Friday, February 10, 2012

Another phantom job

A few weeks ago I was given an introduction to a promising-seeming job prospect by a British businessman I know here. A Chinese contact of his was apparently setting up some kind of business course, and needed experienced lecturers.

So... I tried to call her on the number I'd been given, two or three times, and she didn't answer. And she didn't call me back. 

I sent her a text message, explaining who I was, and asking her to phone or e-mail me about the lectures. She didn't.

Eventually, after nearly a week, I managed to get hold of her on the phone. And all she said by way of apology was that she'd been "too busy" to respond to my messages. (Yeah, right: you haven't had even 30 seconds free - which is all it would take to send a text message acknowledgement - for the whole of the last week? Bullshit!)

But we're talking now - what can she tell me about the course? NOTHING. Oh dear.

But she suggests we have a meeting about it!! Look, lady, there is absolutely NO POINT in us having a meeting if I'm not adequately proficient in the topics you want to cover, or I'm not going to be free at the relevant times, or the money you're paying isn't enough. Can you just fill me in on these BASICS over the phone, or by e-mail? (Maybe this is why she has so little 'free time' - because she spends too much time having pointless meetings.)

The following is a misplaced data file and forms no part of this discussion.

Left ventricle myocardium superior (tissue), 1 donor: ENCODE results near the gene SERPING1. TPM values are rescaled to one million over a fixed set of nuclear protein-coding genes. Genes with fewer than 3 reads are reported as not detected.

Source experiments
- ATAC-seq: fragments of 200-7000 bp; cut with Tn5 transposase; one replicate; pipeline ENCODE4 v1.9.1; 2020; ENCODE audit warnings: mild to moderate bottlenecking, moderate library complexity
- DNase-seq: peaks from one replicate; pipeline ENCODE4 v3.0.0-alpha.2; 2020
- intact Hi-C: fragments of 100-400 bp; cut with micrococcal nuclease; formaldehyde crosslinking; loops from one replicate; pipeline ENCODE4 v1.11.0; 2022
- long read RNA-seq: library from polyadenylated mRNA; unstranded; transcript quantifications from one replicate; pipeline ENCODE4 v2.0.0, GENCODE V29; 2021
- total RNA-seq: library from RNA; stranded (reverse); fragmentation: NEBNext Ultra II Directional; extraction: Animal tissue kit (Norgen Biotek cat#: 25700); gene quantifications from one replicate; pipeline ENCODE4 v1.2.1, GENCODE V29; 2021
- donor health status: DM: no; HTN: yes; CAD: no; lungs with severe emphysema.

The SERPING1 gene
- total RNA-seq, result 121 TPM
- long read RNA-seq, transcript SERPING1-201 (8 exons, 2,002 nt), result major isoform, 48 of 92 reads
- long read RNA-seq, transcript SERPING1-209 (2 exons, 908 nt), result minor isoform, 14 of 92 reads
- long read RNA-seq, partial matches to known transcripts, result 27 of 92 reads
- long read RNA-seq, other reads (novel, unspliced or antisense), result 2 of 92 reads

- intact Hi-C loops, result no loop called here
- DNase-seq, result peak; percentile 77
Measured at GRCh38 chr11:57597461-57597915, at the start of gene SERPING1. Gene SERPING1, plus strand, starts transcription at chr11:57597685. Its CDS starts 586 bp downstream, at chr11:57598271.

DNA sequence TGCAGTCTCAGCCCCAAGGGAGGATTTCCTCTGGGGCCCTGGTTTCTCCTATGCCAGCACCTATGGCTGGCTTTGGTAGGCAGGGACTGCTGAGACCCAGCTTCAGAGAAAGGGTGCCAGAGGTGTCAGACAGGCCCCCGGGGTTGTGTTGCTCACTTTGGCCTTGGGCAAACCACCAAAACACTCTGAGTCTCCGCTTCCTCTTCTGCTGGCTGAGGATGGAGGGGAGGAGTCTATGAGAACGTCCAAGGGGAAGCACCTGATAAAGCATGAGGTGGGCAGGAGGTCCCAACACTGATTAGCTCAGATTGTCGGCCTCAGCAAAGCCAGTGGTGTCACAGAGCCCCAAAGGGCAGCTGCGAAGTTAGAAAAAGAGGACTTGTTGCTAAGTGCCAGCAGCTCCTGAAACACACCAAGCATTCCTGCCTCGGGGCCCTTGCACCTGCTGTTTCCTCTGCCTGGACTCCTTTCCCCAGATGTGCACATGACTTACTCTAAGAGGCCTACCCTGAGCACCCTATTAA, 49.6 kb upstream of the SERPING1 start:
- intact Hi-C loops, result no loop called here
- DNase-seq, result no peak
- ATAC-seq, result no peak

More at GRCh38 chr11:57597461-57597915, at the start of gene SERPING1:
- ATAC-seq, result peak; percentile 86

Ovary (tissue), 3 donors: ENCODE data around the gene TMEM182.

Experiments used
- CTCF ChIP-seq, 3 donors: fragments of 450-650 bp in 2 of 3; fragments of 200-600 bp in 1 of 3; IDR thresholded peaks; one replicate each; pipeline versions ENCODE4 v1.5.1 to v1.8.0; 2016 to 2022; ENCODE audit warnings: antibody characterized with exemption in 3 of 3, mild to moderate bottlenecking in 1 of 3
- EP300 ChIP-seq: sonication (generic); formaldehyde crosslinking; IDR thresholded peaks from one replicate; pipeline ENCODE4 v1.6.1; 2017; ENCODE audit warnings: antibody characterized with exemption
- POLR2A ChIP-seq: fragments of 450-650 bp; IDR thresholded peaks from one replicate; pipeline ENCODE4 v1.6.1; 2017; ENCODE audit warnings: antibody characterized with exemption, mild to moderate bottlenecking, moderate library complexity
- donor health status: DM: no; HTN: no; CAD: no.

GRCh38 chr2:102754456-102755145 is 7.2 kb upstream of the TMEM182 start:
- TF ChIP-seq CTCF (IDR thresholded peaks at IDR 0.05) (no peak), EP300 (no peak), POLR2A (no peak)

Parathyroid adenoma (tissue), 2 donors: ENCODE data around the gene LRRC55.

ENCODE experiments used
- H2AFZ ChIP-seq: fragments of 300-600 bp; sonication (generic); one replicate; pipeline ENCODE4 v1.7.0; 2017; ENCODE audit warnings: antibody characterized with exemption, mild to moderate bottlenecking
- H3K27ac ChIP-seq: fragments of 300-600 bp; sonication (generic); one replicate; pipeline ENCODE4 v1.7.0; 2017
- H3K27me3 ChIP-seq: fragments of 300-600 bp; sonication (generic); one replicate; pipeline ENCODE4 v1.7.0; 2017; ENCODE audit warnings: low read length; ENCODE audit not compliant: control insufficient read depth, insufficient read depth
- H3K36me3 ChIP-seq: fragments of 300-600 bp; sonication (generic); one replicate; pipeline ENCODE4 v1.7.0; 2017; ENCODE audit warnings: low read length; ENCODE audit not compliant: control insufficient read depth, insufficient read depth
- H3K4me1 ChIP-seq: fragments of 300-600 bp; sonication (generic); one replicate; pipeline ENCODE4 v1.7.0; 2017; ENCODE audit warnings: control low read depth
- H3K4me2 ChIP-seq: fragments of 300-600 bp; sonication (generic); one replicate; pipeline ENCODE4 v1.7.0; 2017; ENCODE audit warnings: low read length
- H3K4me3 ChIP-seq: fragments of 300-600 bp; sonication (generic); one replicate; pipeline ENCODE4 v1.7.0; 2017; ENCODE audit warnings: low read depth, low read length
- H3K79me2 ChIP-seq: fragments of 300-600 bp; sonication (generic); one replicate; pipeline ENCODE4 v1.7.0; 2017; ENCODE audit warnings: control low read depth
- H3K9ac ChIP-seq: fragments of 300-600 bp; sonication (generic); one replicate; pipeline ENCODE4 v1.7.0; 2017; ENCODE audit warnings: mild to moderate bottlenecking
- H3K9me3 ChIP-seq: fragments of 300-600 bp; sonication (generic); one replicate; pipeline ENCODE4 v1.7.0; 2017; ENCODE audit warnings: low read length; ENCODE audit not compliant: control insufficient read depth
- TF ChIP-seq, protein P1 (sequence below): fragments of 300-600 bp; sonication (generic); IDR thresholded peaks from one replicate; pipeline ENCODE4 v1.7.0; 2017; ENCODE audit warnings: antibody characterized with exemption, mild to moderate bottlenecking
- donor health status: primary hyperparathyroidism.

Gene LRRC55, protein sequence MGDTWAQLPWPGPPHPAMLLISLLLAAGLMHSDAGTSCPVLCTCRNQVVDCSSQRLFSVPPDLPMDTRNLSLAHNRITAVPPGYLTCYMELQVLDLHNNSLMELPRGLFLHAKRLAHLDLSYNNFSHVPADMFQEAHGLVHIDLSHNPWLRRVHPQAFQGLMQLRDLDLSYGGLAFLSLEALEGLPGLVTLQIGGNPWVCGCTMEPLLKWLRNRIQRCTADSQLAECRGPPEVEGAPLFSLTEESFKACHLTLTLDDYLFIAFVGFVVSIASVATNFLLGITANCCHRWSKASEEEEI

She agrees to send me an e-mail.  But she doesn't.

I e-mail her. I send her a couple of text message reminders. I ask the guy who introduced us to give her a prod for me. NO RESPONSE.

This is depressingly TYPICAL in China. People here are absolutely hopeless at keeping in touch, keeping you informed, observing basic business courtesies. It riles me no end (particularly this last month, when I've had two of these vexing non-communications running concurrently!).

I surmise that this woman had just volunteered herself as a go-between for a friend (or a friend-of-a-friend, or a friend-of-a-... of-a-... of-a-...) who had some involvement in trying to mount this course, and didn't actually know anything about it... and decided it wasn't worth her while to try to help out after all. Or maybe the course was cancelled, the idea dropped as unfeasible - and they didn't want to tell anyone because of the dreaded 'loss of face'.

But, you see, the problem with this failure to communicate is that it is so unprofessional and RUDE that it creates a terrible impression of you, your company or business, and, indeed, your entire country and its people. And it scuppers any chance of you ever doing business with - or receiving a favour, a recommendation, a business introduction from - the person you've offended (or any of his friends or colleagues, or anyone who reads his blog) ever again.

The Chinese really need to start assessing the 'face' culture in purely commercial terms, and realise how much money it's costing them.

1 comment:

John said...

The irony is of course that they've never had it so good. I think when dealing with overseas business they eventually get the message, which must really hurt for them, but this whole thing must certainly be preventing China's full potential- a scary thought for a laowai if ever there was one.
Historically it was a problem too and not only for them either. I didn't know this but a TV documentary told me how the first explorers to Japan forced trade at gunpoint as well. Imperialism, for want of a better word, is another irony then.